You hear that question often at safety trade association meetings and expos. Right now, the question begets shrugged shoulders, as if to say, “Beats me. Haven’t figured it out, but don’t feel like I can stop trying. There might be something to it.”
Time to experiment
Your customers, environmental safety and health (EHS) managers, are experimenting, too. Almost two-thirds (62%) of ISHN readers surveyed in October, 2011 for our annual State of the EHS Nation White Paper use one or more social media websites for business purposes.
Most popular is LinkedIn (34%), followed by Google+ (26%), YouTube (19%), Wikipedia (11%), Facebook (6%), Twitter (3%) and MySpace (0%).
About four in ten professionals do not participate in any social media websites for business purposes.
Demographics make a difference
Age plays a significant role in the use of social media. Keep in mind the average age of an EHS pro is 52, according to ISHN’s study. Forty-two percent are between 55 to 64.
According to research by the Pew Research Center, social media users under the age of 50 are especially likely to say that these tools help them keep up with existing friends and reconnect with old ones.
Roughly seven in ten users under the age of 50 say that staying in touch with current friends is a major reason they use online social platforms, and just over half say that connecting with old friends they’ve lost touch with is equally important.
Note that each of these uses of social media is representative of users under age 50. Still, a relatively large number of older adults point to connections with friends as a major reason for their social networking site usage as well.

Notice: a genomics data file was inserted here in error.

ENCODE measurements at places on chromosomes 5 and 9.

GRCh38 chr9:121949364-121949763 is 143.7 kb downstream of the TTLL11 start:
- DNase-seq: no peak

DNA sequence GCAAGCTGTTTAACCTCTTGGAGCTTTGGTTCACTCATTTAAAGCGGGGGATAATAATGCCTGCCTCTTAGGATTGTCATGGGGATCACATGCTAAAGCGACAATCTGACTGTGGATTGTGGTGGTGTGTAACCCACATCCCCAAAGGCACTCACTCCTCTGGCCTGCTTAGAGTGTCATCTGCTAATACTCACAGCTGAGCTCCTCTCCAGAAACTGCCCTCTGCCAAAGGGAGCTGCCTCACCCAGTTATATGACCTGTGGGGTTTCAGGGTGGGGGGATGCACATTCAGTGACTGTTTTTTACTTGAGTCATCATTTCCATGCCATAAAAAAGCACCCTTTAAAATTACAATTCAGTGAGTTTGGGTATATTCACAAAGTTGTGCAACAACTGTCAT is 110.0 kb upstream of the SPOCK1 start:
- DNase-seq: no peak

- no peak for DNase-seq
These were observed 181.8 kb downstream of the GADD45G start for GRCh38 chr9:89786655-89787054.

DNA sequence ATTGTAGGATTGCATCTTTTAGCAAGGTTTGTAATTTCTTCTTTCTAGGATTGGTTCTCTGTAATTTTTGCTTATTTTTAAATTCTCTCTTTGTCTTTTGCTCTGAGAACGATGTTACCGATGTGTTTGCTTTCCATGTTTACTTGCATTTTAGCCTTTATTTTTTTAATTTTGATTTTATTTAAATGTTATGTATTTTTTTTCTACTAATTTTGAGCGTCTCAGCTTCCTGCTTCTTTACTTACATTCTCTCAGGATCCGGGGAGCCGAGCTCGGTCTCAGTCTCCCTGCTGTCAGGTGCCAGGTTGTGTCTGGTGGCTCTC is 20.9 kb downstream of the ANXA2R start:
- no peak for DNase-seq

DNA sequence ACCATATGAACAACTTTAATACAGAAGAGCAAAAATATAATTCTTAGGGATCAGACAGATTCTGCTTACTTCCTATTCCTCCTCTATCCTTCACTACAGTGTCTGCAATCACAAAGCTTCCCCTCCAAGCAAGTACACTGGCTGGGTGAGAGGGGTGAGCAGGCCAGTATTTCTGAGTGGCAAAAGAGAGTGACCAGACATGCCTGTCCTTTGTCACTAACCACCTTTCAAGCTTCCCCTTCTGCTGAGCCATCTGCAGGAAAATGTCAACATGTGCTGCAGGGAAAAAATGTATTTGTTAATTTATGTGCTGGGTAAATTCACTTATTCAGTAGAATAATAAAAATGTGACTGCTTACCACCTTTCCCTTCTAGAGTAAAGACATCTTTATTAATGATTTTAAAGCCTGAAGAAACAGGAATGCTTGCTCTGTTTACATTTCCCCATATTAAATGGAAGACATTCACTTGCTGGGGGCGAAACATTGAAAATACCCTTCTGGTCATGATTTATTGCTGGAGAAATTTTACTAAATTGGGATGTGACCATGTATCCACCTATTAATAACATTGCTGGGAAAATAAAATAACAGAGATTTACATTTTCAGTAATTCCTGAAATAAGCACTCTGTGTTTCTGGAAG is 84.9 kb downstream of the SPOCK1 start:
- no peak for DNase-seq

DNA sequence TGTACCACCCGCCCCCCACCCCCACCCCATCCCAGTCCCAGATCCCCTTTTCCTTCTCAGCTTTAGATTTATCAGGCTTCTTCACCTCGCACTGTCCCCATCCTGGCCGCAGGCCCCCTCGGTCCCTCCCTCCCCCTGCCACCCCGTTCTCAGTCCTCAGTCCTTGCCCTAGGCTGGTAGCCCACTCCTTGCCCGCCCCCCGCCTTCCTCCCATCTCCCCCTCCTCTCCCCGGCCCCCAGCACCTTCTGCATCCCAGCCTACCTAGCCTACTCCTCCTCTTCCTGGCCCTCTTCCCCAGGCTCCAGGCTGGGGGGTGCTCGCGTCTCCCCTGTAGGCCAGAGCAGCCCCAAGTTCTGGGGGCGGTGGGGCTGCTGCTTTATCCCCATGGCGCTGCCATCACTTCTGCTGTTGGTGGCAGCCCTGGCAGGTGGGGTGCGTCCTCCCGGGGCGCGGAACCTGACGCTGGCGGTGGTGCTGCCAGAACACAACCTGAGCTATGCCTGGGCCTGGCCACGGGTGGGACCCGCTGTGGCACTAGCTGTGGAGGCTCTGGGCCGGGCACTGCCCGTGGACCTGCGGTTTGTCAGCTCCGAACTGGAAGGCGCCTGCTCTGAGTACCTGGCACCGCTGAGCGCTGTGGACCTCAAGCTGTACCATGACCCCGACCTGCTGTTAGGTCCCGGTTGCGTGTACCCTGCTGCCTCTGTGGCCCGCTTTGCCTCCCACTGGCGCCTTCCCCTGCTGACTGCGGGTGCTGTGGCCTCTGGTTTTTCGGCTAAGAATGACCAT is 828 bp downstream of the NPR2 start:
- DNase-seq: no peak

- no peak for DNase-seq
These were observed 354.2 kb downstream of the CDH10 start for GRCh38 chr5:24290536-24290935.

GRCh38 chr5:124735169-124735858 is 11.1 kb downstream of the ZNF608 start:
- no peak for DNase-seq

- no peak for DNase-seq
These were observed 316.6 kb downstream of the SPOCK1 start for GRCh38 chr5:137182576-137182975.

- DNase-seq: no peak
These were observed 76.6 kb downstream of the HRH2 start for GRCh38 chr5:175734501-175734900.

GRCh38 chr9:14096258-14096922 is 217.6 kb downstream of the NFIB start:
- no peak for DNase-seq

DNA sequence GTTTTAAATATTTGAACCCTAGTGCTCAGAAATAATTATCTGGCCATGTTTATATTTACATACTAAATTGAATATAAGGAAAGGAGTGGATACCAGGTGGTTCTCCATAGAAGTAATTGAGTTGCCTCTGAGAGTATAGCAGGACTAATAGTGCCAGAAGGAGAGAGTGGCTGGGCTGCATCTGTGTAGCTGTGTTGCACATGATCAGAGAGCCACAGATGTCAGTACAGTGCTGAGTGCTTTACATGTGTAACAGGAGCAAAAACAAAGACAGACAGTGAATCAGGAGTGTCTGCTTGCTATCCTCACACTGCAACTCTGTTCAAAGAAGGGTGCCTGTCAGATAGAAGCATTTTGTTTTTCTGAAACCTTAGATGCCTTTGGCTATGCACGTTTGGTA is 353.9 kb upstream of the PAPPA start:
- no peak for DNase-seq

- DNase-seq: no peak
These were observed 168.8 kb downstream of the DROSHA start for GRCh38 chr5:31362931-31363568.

Not surprisingly, most people young and old use social media tools to socialize — to keep in touch with family and friends, to find old friends, and especially for older men, to connect to others with similar hobbies or interests, according to the Pew research.
No time to socialize at work
Right now social media is in its infancy as a business tool. This explains why so few EHS pros want to receive safety news updates through social media. Only 2% are extremely interested, according to ISHN’s research, and 8% are very interested.
There are a fair number of fence-sitters who can’t decide, which is not uncommon with evolving technology. Twenty-four percent tell ISHN they are somewhat interested. Most, 65%, are not very interested or not at all interested in getting news updates via social media.
The EHS profession’s male-dominated baby boomer demographics also explain the very low appeal of Facebook (6% usage) and Twitter (3% usage). Mark Zuckerberg, Facebook’s billionaire owner, isn’t making his billions from middle-aged middle managers. Not yet, anyway.
Check back in 15 years
Fact is, according to ISHN’s reader research, EHS pros are not for the most part gadget guys and gals. Fifty-five percent do not use a smartphone for business purposes. The 45% that do use iPhones, Androids, Blackberries and the like use them mostly (96%) for email, searching the Internet (71%) and smartphone apps (46%).
Only 5% of pros use a personal tablet device such as an iPad for business purposes.
Of course we’re early in the going here as far as social media being employed for business purposes. Imagine how different the responses would be if you asked EHS pros 15 years ago, at the beginning of the Internet Age, how they used the Internet, versus the responses you’d get from them today. Fifteen years from now social media could be embedded in business communication practices.
Or in five years.
Or maybe never.
How your customers use the ‘Net
We did ask ISHN readers how they use the Internet to access safety and health information in 2011.
How customers use your web site
Let’s look more closely at how EHS pros use vendor websites. Only 4% visit safety manufacturers’ site daily. Most visit either weekly (26%) or monthly (32%).
What web site content of safety equipment manufacturers do pros find most useful?